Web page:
Introduction: Revisiting Decoupled Websites

The concept of decoupling content from presentation is nothing new: scores of developers accustomed to classic application development with databases and APIs have applied this principle for decades.

However, on the web it has been a struggle: many legacy CMS systems and e-commerce platforms have strongly tied data and presentation capabilities together. Many marketing websites have large parts or entire pages almost completely hard-coded - either to save on time, to reduce dev resources and infrastructure, or because they needed to prioritize short-term tasks over long-term flexibility.

In recent years, a generation of Headless CMS offerings has matured - with each having their own content model (e.g. here and here).

At the same time, Static Site Generators (SSGs) such as Jekyll, Hugo, Eleventy and Gatsby have made it easier than ever to fetch content from anywhere and transform it with templates into an easy-to-deploy website with good performance and no moving parts.

In our blog, we have covered how to use these for decoupled websites (for example, in our guide to Eleventy part one, part two).

Unfortunately, there is no common standard to modeling content. Most content-driven systems leave a lot to be desired: it's typical to see websites using modern CMS's to model a few disparate pieces of data and content needed for your website: blog posts, specific pages elements, perhaps the hero banner, maybe the link in the top navigation bar. However, it is much less trivial to define a content model suitable for visually building full pages, with all the affordances needed.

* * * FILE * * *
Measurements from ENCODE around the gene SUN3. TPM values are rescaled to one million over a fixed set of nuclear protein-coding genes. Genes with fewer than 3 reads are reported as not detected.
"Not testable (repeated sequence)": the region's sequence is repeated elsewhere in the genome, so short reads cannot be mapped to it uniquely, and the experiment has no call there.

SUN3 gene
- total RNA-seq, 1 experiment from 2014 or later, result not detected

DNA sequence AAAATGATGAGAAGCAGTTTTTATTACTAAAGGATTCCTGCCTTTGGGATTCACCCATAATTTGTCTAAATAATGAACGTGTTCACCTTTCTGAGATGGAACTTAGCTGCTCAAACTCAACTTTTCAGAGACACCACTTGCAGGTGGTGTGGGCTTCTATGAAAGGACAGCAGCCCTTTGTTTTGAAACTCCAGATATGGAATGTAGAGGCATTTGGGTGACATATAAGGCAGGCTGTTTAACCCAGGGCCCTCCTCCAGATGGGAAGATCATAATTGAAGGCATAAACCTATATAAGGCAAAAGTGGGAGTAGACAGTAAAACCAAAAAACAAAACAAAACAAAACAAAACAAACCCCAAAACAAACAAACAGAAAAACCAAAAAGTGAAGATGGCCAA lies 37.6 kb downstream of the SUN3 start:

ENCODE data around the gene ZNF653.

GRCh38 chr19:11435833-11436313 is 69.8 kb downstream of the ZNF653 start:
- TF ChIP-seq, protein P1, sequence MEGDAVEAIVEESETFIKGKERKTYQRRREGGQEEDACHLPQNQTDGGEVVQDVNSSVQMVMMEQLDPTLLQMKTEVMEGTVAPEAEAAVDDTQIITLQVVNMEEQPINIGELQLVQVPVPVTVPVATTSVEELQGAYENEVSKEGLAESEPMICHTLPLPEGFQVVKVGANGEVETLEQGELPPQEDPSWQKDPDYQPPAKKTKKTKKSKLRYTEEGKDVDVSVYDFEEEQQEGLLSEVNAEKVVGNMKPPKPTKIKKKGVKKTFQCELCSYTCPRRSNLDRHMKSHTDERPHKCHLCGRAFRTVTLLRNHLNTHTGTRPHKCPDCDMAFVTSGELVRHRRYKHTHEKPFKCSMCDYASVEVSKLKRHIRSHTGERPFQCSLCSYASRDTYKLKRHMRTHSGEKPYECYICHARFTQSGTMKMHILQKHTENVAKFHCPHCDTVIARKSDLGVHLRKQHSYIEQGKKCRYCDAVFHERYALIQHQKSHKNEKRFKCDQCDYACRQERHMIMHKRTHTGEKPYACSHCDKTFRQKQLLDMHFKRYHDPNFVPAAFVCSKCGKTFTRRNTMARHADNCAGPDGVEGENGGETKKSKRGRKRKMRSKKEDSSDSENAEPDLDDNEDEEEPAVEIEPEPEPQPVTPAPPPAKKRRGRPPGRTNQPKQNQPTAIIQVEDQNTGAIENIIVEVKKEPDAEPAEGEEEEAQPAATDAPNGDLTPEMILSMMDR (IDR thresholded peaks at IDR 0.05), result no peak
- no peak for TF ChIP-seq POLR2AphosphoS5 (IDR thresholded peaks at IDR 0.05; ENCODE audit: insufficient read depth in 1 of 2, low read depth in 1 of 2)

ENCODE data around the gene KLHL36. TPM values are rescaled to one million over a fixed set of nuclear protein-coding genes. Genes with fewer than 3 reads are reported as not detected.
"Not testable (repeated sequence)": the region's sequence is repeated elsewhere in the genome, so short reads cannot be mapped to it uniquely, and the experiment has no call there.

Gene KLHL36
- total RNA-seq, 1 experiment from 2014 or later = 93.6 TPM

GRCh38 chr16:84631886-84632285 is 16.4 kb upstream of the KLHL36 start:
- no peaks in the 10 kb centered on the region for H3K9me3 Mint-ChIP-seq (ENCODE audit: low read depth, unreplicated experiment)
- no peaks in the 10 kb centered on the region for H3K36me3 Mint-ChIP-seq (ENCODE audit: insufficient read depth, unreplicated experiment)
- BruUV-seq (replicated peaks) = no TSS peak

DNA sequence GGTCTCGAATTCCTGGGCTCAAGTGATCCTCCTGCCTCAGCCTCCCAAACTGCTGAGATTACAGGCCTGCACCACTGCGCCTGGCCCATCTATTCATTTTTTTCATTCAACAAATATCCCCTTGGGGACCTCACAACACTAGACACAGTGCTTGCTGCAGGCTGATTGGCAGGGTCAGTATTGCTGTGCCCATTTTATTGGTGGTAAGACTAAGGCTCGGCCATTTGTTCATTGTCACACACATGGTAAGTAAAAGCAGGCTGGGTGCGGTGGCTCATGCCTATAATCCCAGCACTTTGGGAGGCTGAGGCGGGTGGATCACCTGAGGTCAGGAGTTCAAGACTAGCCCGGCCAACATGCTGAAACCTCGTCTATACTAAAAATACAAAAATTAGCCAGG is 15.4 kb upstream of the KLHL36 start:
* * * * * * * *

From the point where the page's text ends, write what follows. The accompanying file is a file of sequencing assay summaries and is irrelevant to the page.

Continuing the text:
This is where Stackbit comes in: the bast layer underlying our whole product is the content modeling capabilities we offer. We've designed our model definition spec to be flexible, compatible with external data sources, and mostly: suitable for visual editing of complete websites.

All page layouts, components, nested objects and site-wide configuration in our themes are based on models. You can use these models as-is, extend or override them, or completely build your own.

Next up: Where does content live?